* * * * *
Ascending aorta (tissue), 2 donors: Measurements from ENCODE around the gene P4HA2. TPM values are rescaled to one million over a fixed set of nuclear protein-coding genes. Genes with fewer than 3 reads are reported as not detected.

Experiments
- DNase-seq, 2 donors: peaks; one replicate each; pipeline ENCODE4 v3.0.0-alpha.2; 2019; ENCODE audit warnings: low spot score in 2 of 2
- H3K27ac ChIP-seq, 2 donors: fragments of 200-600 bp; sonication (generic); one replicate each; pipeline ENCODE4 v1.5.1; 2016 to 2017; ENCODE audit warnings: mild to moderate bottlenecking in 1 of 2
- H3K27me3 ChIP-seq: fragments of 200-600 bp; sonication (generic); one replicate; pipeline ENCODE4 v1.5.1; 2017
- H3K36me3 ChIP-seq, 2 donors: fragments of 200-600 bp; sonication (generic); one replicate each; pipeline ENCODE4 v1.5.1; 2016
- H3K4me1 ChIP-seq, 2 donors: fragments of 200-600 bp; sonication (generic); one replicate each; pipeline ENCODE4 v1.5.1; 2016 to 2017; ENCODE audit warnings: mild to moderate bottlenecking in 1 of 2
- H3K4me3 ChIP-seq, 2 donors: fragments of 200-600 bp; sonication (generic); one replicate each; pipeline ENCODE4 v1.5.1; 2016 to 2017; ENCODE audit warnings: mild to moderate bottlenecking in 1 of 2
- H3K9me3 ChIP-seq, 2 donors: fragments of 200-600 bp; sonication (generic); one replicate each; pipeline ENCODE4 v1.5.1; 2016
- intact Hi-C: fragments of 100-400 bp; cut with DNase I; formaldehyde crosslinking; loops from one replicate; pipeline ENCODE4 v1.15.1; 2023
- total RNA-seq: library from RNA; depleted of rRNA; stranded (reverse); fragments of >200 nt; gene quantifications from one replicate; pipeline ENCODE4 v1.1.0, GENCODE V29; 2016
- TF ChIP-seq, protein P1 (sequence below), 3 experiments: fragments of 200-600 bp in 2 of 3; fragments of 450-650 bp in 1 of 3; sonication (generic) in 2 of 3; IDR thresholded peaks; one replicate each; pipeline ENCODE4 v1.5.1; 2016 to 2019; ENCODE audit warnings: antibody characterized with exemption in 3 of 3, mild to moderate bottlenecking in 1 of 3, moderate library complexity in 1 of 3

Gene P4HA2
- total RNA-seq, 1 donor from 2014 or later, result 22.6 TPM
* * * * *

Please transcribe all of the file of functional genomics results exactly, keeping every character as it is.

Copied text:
Ascending aorta (tissue), 2 donors: Measurements from ENCODE around the gene P4HA2. TPM values are rescaled to one million over a fixed set of nuclear protein-coding genes. Genes with fewer than 3 reads are reported as not detected.

Experiments
- DNase-seq, 2 donors: peaks; one replicate each; pipeline ENCODE4 v3.0.0-alpha.2; 2019; ENCODE audit warnings: low spot score in 2 of 2
- H3K27ac ChIP-seq, 2 donors: fragments of 200-600 bp; sonication (generic); one replicate each; pipeline ENCODE4 v1.5.1; 2016 to 2017; ENCODE audit warnings: mild to moderate bottlenecking in 1 of 2
- H3K27me3 ChIP-seq: fragments of 200-600 bp; sonication (generic); one replicate; pipeline ENCODE4 v1.5.1; 2017
- H3K36me3 ChIP-seq, 2 donors: fragments of 200-600 bp; sonication (generic); one replicate each; pipeline ENCODE4 v1.5.1; 2016
- H3K4me1 ChIP-seq, 2 donors: fragments of 200-600 bp; sonication (generic); one replicate each; pipeline ENCODE4 v1.5.1; 2016 to 2017; ENCODE audit warnings: mild to moderate bottlenecking in 1 of 2
- H3K4me3 ChIP-seq, 2 donors: fragments of 200-600 bp; sonication (generic); one replicate each; pipeline ENCODE4 v1.5.1; 2016 to 2017; ENCODE audit warnings: mild to moderate bottlenecking in 1 of 2
- H3K9me3 ChIP-seq, 2 donors: fragments of 200-600 bp; sonication (generic); one replicate each; pipeline ENCODE4 v1.5.1; 2016
- intact Hi-C: fragments of 100-400 bp; cut with DNase I; formaldehyde crosslinking; loops from one replicate; pipeline ENCODE4 v1.15.1; 2023
- total RNA-seq: library from RNA; depleted of rRNA; stranded (reverse); fragments of >200 nt; gene quantifications from one replicate; pipeline ENCODE4 v1.1.0, GENCODE V29; 2016
- TF ChIP-seq, protein P1 (sequence below), 3 experiments: fragments of 200-600 bp in 2 of 3; fragments of 450-650 bp in 1 of 3; sonication (generic) in 2 of 3; IDR thresholded peaks; one replicate each; pipeline ENCODE4 v1.5.1; 2016 to 2019; ENCODE audit warnings: antibody characterized with exemption in 3 of 3, mild to moderate bottlenecking in 1 of 3, moderate library complexity in 1 of 3

Gene P4HA2
- total RNA-seq, 1 donor from 2014 or later, result 22.6 TPM